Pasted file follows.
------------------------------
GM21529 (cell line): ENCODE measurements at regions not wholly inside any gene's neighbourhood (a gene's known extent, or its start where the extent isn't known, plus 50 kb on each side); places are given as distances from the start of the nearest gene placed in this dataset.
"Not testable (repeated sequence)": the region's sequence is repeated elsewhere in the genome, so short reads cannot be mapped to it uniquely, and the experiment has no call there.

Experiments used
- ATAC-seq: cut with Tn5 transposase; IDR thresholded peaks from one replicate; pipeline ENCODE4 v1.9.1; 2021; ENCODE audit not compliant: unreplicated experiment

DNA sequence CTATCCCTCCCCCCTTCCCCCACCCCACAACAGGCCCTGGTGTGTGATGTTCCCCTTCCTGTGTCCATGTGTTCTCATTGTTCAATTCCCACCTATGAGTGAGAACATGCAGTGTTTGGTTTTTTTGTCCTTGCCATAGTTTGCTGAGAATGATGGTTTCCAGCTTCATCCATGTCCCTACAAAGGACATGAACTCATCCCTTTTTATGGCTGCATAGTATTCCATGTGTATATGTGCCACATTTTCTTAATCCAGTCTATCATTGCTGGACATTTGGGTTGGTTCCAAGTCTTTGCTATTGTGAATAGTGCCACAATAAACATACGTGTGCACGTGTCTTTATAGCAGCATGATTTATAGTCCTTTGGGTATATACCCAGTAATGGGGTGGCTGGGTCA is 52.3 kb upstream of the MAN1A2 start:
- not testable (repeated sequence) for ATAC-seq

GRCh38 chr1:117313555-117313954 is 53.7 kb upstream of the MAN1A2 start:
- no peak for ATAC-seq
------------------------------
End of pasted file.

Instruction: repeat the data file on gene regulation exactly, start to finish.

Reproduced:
GM21529 (cell line): ENCODE measurements at regions not wholly inside any gene's neighbourhood (a gene's known extent, or its start where the extent isn't known, plus 50 kb on each side); places are given as distances from the start of the nearest gene placed in this dataset.
"Not testable (repeated sequence)": the region's sequence is repeated elsewhere in the genome, so short reads cannot be mapped to it uniquely, and the experiment has no call there.

Experiments used
- ATAC-seq: cut with Tn5 transposase; IDR thresholded peaks from one replicate; pipeline ENCODE4 v1.9.1; 2021; ENCODE audit not compliant: unreplicated experiment

DNA sequence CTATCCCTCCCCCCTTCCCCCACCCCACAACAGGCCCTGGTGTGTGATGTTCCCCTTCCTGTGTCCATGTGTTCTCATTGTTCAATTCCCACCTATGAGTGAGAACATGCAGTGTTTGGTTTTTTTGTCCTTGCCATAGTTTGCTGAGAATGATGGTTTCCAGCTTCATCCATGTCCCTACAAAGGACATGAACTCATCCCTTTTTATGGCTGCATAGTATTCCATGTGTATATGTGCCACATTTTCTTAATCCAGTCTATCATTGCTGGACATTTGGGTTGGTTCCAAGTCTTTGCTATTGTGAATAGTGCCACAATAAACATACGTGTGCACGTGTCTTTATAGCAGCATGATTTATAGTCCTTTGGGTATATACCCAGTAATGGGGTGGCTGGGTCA is 52.3 kb upstream of the MAN1A2 start:
- not testable (repeated sequence) for ATAC-seq

GRCh38 chr1:117313555-117313954 is 53.7 kb upstream of the MAN1A2 start:
- no peak for ATAC-seq